Robusta is an open source Kubernetes observability platform based on Prometheus. Headquartered in Israel with a talented, remote workforce, the platform is used by companies of all sizes to monitor and power Kubernetes oversight and automate error response. From small start-ups with managed clouds to large enterprises running OpenShift in house, Robusta solves complex DevOps problems by identifying, investigating, and remediating issues. The platform is unique in that it can leverage observability data already present in the customer’s environment, without needing to gather new data or ship the existing data to another location.
"The work they did was delivered at such a high technical level that it surpassed our expectations. It was better than what we could have done in house and much faster, too."
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Robusta’s open source software makes monitoring Kubernetes easy. Founded in 2021, the young company started out with grassroots adoption and has quickly become one of the fastest growing open source projects in the Kubernetes space.
When a company grows fast with a bottom-up type of adoption, the result is interest from enterprise companies and governments. As CEO and co-founder of Robusta, Natan Yellin is trying to balance two things. The first is growing the community, driving mass adoption, and implementing features that people want. The second, equally important, is becoming enterprise-ready and driving commercial adoption.
Yellin, who works closely with customers, noticed they were receiving a high volume of questions from prospects around OpenShift support. This highlighted the need to finesse the software, make it more robust, and give OpenShift a higher priority. “One of our goals is to create a first-class experience for customers on OpenShift. We had some work to do defining better security context constraints for OpenShift and estimated that it would take a week of effort for us to accomplish this in house,” said Yellin.
Although this was mission-critical, Yellin didn’t want to delay the delivery of important product features by pulling someone off of his team to improve the OpenShift support.
He decided to look for external help on LinkedIn. After receiving several offers, he wasn’t comfortable with any of the respondents’ depth of knowledge about how enterprise companies run on Kubernetes in OpenShift. However, when he received a message from SuperOrbital, he immediately knew they were the right team to tackle the project.
“I met SuperOrbital at Kubecon a while back and knew they had the expertise. It was evident they understood enterprise Kubernetes and had the technical skills and hands-on experience we needed,” noted Yellin.
Robusta’s code is complex, and Yellin initially wasn’t entirely sure if they could bring someone in that could quickly read the code, understand how everything works, and provide the perfect solution without requiring any oversight.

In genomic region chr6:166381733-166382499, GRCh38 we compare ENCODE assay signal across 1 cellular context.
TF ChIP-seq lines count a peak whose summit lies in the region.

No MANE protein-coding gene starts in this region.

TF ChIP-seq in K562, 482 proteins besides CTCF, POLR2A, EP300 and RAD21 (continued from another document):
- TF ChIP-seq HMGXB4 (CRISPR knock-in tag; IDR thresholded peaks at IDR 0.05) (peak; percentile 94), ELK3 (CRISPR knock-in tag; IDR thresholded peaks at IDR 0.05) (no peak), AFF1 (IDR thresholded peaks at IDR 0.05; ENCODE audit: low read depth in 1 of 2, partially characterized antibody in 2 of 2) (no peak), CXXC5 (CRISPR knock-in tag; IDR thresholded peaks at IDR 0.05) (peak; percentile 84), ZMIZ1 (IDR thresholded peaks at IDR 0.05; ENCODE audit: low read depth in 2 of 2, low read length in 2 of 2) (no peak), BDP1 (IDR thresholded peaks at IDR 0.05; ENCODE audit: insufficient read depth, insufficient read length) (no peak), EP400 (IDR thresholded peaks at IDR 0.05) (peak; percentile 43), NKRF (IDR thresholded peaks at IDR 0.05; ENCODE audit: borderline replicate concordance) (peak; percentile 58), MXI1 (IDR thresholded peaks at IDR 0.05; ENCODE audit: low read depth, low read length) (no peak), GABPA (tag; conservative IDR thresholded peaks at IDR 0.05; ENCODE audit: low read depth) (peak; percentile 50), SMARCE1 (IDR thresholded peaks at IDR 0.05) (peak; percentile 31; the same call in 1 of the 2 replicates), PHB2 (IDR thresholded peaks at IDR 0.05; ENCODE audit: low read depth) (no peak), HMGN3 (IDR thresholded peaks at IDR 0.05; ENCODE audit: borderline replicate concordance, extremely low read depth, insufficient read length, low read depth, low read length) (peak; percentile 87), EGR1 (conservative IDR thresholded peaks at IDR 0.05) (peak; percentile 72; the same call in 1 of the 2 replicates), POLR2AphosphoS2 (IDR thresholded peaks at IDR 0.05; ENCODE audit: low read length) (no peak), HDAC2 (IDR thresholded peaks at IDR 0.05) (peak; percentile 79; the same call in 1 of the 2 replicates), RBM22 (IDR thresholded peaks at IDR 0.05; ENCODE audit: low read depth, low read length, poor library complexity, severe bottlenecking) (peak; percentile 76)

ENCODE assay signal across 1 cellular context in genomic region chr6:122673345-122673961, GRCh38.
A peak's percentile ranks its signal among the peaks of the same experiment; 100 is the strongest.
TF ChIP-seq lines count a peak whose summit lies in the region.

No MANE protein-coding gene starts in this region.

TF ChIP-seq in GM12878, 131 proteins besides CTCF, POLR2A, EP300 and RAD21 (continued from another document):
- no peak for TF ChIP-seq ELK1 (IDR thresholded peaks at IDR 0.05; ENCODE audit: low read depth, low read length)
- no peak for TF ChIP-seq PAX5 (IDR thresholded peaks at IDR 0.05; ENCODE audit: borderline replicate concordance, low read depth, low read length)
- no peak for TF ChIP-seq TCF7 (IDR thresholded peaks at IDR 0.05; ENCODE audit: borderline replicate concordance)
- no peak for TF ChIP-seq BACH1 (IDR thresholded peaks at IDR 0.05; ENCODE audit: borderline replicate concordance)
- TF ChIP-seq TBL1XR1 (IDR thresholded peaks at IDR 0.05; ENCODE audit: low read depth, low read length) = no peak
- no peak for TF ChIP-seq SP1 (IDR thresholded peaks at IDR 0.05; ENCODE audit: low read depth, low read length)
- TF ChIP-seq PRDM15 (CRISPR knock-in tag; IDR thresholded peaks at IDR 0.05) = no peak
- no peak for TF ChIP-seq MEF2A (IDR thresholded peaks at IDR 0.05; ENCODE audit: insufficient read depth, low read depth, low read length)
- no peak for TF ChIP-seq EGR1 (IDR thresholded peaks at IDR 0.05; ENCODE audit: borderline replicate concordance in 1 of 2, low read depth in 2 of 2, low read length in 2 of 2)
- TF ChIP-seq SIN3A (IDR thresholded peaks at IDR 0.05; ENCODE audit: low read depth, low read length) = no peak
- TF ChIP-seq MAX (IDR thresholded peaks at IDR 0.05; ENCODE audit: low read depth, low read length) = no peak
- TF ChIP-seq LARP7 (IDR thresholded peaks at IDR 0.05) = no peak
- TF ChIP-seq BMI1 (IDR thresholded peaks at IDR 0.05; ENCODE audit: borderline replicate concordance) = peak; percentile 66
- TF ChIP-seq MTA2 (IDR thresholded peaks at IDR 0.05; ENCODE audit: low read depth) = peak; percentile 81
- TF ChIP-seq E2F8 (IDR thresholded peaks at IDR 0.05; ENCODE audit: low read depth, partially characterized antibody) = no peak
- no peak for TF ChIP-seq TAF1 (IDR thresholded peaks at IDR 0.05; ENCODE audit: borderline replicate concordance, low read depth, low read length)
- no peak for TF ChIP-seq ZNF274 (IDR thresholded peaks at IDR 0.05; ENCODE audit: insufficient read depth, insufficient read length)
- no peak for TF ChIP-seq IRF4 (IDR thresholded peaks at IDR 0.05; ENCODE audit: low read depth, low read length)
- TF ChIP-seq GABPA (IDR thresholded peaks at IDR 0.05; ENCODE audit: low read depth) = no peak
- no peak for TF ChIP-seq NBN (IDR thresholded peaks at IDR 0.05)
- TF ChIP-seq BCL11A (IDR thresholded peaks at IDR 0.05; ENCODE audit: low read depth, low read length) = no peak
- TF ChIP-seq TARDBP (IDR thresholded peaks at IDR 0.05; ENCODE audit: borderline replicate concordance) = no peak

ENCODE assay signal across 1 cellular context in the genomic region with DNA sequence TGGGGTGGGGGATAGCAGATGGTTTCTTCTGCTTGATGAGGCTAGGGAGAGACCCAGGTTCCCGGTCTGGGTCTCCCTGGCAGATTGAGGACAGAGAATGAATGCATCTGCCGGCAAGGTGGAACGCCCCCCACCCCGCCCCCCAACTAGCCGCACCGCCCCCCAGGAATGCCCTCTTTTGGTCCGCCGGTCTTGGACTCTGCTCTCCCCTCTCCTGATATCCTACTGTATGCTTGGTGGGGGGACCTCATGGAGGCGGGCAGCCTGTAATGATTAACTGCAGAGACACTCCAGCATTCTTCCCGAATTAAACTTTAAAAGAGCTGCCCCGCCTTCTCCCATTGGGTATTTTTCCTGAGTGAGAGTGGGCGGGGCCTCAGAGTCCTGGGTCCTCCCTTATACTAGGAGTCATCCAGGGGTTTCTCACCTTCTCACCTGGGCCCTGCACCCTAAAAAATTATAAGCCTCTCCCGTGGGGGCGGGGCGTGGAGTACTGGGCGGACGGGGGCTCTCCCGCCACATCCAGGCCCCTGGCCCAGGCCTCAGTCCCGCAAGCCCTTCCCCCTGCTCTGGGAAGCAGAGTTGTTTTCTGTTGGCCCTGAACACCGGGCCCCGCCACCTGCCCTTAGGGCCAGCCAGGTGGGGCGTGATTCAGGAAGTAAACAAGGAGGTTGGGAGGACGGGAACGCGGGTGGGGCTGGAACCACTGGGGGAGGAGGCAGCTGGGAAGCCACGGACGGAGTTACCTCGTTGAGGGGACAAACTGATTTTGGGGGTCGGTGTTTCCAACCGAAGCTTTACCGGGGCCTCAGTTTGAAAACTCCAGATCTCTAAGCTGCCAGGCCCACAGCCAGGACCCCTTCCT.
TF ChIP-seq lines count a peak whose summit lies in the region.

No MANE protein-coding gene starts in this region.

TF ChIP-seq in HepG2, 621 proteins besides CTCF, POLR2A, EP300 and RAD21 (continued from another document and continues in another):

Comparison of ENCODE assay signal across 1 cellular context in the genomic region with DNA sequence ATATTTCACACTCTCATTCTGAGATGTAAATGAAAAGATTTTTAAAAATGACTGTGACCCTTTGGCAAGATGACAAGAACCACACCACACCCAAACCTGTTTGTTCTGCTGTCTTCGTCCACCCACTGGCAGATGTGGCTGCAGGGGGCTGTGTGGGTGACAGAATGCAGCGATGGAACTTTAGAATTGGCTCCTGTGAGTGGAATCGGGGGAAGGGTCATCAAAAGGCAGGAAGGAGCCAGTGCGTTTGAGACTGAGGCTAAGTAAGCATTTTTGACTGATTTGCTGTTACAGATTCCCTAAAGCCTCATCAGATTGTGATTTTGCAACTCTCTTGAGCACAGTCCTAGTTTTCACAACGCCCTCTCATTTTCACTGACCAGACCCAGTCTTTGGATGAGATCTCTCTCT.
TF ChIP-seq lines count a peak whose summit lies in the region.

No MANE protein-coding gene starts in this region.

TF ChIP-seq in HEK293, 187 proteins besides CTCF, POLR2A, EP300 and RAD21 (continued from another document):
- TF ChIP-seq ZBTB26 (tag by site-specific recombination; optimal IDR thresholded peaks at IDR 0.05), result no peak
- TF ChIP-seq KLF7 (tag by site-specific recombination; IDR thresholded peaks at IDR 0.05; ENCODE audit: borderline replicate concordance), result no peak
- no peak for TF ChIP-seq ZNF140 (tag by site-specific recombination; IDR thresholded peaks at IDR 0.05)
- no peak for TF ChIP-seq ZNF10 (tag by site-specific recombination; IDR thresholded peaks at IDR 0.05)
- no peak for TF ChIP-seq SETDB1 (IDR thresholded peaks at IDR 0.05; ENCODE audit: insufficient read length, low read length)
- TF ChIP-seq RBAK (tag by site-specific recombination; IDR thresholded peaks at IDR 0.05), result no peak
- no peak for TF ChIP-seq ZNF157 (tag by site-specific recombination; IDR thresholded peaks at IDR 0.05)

"SuperOrbital has made it easier for us to drive adoption. By enabling us to provide first-class support for OpenShift, it opens the door to enterprise deals that might otherwise have been unavailable."
One of the hesitations about hiring external help was the time it takes to teach someone about your company, your products, and how you do things. Secondly, contractors are much more expensive than employees, hour-by-hour. If a team has to also dedicate an engineer for prolonged onboarding, the costs can skyrocket. Luckily, these concerns faded when Robusta engaged SuperOrbital.
“Our partnership with SuperOrbital was unusually exceptional. They came in, told us what had to be done, and just fixed it. They took the lead, and we had to do zero explaining,” said Yellin. “It was a fantastic experience. They did a great job, did it fast, and checked off a very important box for our enterprise readiness.”
When a company creates software for a technical audience, there are various challenges. Not only must the software do what it’s designed to do, but the way things are implemented greatly impacts its adoption by DevOps, developers, and engineers.
“If you need deep technical work that involves Kubernetes — and you need it yesterday — go with SuperOrbital. They understand how enterprise companies are using software like Robusta and what it must look like for enterprise adoption,” said Yellin. “The work they did was delivered at such a high technical level that it surpassed our expectations. It was better than what we could have done in house and much faster, too.”
“If you do something but don’t document it well, then you’ve only done half of the work and your customers may not succeed,” said Yellin. “SuperOrbital not only gave us what we asked for, but they went above and beyond and thoroughly documented everything for our customers. They also integrated into our pull request process so we didn’t have to change the way we work to receive their contribution.”
In addition to customer-facing documentation about how customers on OpenShift can use Robusta, SuperOrbital created detailed, step-by-step instructions for the team on how to test the changes.
"If you need deep technical work that involves Kubernetes — and you need it yesterday — go with SuperOrbital."
In the past, Robusta would receive frequent support requests, GitHub issues, and inquiries about OpenShift support. Today, they no longer get these types of questions. “Since working with SuperOrbital, I have not received a single OpenShift support question, none, zero. The blockage has been removed, and it’s no longer a hurdle for us to overcome.”
“SuperOrbital has made it easier for us to drive adoption. By enabling us to provide first-class support, it opens the door to enterprise deals that might otherwise have been unavailable,” concluded Yellin.